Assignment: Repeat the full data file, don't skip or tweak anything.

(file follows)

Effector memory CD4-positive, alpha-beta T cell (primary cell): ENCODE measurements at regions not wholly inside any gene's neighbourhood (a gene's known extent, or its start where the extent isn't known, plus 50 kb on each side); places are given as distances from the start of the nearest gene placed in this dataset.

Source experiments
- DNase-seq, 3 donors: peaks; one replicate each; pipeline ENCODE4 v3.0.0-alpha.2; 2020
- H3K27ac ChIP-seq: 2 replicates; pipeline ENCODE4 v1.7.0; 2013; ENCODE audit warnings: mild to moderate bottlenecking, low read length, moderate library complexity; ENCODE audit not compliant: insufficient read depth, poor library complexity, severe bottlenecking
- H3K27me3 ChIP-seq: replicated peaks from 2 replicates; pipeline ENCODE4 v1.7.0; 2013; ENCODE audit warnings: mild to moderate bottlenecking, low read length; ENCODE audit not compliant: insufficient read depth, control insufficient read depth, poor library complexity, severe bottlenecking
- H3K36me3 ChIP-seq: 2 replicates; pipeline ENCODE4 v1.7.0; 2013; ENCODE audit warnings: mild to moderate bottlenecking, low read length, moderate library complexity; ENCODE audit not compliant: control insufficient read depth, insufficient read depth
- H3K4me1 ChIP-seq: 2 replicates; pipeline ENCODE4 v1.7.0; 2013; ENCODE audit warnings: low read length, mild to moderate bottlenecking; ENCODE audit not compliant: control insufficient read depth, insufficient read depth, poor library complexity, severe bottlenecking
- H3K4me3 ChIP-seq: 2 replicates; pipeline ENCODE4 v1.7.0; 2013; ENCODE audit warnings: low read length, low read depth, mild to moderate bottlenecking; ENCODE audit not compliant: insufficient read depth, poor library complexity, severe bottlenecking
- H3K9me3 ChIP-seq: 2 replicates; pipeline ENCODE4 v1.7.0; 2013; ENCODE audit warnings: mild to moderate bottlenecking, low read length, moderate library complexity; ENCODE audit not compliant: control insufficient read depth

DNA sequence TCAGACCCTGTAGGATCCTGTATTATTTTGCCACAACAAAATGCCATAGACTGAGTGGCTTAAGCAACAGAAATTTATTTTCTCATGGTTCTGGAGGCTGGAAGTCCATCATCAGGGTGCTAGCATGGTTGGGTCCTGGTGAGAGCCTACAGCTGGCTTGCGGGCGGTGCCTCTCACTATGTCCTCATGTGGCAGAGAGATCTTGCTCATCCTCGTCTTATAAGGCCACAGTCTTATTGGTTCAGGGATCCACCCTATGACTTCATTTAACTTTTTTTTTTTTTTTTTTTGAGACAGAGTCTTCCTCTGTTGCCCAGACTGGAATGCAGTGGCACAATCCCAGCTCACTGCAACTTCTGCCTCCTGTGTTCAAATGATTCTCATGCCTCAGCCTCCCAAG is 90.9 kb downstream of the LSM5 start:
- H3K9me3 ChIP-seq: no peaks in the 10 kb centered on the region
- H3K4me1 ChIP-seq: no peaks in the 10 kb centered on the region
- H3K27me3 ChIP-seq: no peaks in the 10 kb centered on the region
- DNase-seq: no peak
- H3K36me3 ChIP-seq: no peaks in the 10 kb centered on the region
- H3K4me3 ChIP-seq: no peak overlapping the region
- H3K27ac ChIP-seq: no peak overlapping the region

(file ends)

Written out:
Effector memory CD4-positive, alpha-beta T cell (primary cell): ENCODE measurements at regions not wholly inside any gene's neighbourhood (a gene's known extent, or its start where the extent isn't known, plus 50 kb on each side); places are given as distances from the start of the nearest gene placed in this dataset.

Source experiments
- DNase-seq, 3 donors: peaks; one replicate each; pipeline ENCODE4 v3.0.0-alpha.2; 2020
- H3K27ac ChIP-seq: 2 replicates; pipeline ENCODE4 v1.7.0; 2013; ENCODE audit warnings: mild to moderate bottlenecking, low read length, moderate library complexity; ENCODE audit not compliant: insufficient read depth, poor library complexity, severe bottlenecking
- H3K27me3 ChIP-seq: replicated peaks from 2 replicates; pipeline ENCODE4 v1.7.0; 2013; ENCODE audit warnings: mild to moderate bottlenecking, low read length; ENCODE audit not compliant: insufficient read depth, control insufficient read depth, poor library complexity, severe bottlenecking
- H3K36me3 ChIP-seq: 2 replicates; pipeline ENCODE4 v1.7.0; 2013; ENCODE audit warnings: mild to moderate bottlenecking, low read length, moderate library complexity; ENCODE audit not compliant: control insufficient read depth, insufficient read depth
- H3K4me1 ChIP-seq: 2 replicates; pipeline ENCODE4 v1.7.0; 2013; ENCODE audit warnings: low read length, mild to moderate bottlenecking; ENCODE audit not compliant: control insufficient read depth, insufficient read depth, poor library complexity, severe bottlenecking
- H3K4me3 ChIP-seq: 2 replicates; pipeline ENCODE4 v1.7.0; 2013; ENCODE audit warnings: low read length, low read depth, mild to moderate bottlenecking; ENCODE audit not compliant: insufficient read depth, poor library complexity, severe bottlenecking
- H3K9me3 ChIP-seq: 2 replicates; pipeline ENCODE4 v1.7.0; 2013; ENCODE audit warnings: mild to moderate bottlenecking, low read length, moderate library complexity; ENCODE audit not compliant: control insufficient read depth

DNA sequence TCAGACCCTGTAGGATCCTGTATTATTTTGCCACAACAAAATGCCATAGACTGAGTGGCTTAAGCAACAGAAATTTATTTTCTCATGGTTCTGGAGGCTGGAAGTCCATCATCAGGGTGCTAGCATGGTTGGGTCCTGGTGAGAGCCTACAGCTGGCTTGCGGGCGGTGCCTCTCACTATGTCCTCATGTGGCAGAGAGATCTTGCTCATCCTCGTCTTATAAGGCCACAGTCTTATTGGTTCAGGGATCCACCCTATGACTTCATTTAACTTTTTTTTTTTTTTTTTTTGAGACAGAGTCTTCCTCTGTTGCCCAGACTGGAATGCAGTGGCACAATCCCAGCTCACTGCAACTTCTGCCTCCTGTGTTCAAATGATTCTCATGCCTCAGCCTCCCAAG is 90.9 kb downstream of the LSM5 start:
- H3K9me3 ChIP-seq: no peaks in the 10 kb centered on the region
- H3K4me1 ChIP-seq: no peaks in the 10 kb centered on the region
- H3K27me3 ChIP-seq: no peaks in the 10 kb centered on the region
- DNase-seq: no peak
- H3K36me3 ChIP-seq: no peaks in the 10 kb centered on the region
- H3K4me3 ChIP-seq: no peak overlapping the region
- H3K27ac ChIP-seq: no peak overlapping the region